The front of this shirt is cute, but the back is AMAZING. Check out the V-back and ruching ties. The awesome part is that you can pull the ties as tight or loose as you choose, they are not fixed. So you could let out some of the ruching for more coverage, or make it really high for a workout shirt or a hot summer day.
There are three bodice ease options on this pattern. This is the slim fit version. There are also fitted and a relaxed cut lines.
The neck is closed using a binding and the arms on this are banded. The pattern does have the options for short and long sleeves as well.
I thought the pattern might be complicated with the casing, but it was actually really simple. And the instructions were step-by-step with pictures.
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I had some gaping at the front of the neck binding because my main fabric was not as stretchy as the binding (cotton spandex vs DBP). I also have narrow shoulders.
But, I should have known when I quartered the neck binding and didn’t need to stretch it at all onto the shirt’s neckline, that there was an issue! My fix for this was to add some elastic to the shoulder seams.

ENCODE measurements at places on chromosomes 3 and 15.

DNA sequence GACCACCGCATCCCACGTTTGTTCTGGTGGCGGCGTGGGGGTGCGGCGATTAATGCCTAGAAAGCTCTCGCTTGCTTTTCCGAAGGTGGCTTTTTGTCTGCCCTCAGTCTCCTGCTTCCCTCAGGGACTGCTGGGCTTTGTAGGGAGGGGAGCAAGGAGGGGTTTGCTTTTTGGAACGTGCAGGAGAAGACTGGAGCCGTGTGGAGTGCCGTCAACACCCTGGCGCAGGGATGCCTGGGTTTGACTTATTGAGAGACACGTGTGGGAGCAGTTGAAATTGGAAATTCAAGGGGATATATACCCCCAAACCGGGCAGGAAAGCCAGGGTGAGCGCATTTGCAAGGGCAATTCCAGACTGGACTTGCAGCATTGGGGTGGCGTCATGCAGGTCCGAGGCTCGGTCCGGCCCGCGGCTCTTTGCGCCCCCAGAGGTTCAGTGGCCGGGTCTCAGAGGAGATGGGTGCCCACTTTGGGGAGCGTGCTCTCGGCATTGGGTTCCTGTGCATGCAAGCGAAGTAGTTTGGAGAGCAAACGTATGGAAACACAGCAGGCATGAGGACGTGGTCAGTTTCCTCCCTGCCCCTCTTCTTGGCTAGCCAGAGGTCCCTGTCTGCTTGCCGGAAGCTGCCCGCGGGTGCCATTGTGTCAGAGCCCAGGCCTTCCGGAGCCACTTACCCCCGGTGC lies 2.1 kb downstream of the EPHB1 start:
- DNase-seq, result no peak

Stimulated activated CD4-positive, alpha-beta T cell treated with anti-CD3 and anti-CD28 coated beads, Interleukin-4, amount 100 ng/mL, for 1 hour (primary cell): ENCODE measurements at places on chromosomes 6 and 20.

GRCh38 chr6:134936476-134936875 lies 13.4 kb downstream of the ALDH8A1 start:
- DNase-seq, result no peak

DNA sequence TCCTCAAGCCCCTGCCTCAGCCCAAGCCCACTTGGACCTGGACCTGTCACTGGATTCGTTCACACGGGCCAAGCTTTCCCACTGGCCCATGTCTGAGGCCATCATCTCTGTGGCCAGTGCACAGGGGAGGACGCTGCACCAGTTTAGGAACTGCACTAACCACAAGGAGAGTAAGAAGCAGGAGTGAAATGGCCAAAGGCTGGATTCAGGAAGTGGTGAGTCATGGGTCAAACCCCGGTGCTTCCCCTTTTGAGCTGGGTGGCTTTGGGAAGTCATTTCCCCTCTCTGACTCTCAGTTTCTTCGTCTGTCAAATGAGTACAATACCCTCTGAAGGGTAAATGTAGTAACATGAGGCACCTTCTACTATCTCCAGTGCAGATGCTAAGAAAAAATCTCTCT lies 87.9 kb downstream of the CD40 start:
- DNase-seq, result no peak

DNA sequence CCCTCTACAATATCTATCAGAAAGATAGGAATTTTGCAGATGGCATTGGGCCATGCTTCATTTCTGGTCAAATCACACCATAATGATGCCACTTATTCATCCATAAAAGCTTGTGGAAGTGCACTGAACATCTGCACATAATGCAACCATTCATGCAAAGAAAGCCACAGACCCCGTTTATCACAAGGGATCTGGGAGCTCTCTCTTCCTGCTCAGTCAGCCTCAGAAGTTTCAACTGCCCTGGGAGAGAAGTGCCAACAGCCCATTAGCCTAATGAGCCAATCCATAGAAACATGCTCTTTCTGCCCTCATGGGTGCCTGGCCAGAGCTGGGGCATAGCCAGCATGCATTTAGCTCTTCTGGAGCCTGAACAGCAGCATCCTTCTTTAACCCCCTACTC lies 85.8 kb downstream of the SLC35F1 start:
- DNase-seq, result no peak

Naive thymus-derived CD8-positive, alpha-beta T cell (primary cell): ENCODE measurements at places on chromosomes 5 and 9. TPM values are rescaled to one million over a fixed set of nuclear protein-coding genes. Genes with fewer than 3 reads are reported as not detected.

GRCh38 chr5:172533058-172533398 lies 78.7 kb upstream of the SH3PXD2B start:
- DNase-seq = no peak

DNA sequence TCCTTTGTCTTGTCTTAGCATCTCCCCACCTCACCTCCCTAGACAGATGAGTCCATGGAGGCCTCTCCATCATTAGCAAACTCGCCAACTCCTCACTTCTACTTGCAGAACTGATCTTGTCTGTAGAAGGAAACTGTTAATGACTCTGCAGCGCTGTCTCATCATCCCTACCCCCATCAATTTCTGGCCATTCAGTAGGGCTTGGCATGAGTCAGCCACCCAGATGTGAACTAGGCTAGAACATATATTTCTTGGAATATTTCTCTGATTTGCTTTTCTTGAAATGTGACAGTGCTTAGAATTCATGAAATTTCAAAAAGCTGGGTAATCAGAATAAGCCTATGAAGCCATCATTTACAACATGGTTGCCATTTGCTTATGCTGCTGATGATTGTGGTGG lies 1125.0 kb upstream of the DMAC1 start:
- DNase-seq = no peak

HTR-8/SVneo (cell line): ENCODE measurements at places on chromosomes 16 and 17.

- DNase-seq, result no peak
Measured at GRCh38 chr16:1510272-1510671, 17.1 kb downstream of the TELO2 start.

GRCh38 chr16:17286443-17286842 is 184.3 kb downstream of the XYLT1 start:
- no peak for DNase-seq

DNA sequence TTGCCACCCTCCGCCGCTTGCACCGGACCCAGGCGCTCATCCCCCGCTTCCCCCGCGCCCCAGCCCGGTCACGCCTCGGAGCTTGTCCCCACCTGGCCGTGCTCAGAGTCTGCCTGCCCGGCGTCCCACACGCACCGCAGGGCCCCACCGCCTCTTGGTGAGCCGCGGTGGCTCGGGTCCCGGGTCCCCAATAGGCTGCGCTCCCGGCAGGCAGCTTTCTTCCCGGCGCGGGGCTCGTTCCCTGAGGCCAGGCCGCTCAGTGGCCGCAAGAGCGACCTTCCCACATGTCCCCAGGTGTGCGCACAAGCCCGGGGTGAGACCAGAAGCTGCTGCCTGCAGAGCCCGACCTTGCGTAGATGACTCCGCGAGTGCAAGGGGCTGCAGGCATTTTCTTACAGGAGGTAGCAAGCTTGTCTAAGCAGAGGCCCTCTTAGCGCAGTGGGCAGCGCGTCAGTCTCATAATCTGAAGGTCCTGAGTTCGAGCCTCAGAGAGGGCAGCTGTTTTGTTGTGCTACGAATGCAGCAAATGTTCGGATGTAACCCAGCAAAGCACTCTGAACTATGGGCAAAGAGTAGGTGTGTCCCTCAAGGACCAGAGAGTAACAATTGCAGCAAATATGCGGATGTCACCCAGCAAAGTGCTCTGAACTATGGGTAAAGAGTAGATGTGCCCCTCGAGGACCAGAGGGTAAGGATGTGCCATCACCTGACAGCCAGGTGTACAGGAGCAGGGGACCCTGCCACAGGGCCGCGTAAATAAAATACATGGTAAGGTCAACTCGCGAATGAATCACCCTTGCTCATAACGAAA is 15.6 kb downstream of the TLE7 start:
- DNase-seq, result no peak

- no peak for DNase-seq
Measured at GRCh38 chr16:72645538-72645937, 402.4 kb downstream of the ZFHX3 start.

I tried two different methods to find out what I liked best. I cut a piece of 1/4″ elastic about an inch longer than the shoulder seams (so that I could hold onto the end easier while sewing it).
For the left shoulder, I did a straight stitch (stitch length 4) all the way through all layers of fabric. As soon as I got stitched a few stitches forward and then back stitched, I pulled the elastic taut across the seam (but did not pull the garment at all).
For the right shoulder, I only sewed through the shoulder seam allowance so that the stitches would not be visible on the right side of the garment. I used the same method as the other shoulder, except I used a zigzag stitch instead of a straight stitch since the seam allowance is only two layers of fabric and I didn’t want the stitches to pop.
Below is the result:
It was a lot easier to feed the elastic through on the left shoulder with the straight stitch, but the right shoulder seam is cleaner on the outside of the garment. I like the effect of the ruching better on the left shoulder though. So I would say, if you want the ruched area to be tighter, go all the way through the layers. If you don’t want the stitches to show, use the seam allowance. This might have been more effective had the band not been added yet, since I could only sew over so far on the edges.
This fixed it enough for my liking.
And the back is just so darn cute.
My photographer is only 3.5 feet tall, so I guess cutting heads out is expected occasionally.
You can find the Ellie and Mac Ruched Tee HERE. If you look at the listing, you’ll see the other versions of the shirt with more ease.
I plan to make a fitted or relaxed fit tee next time!
If you have any questions or comments, let me know below.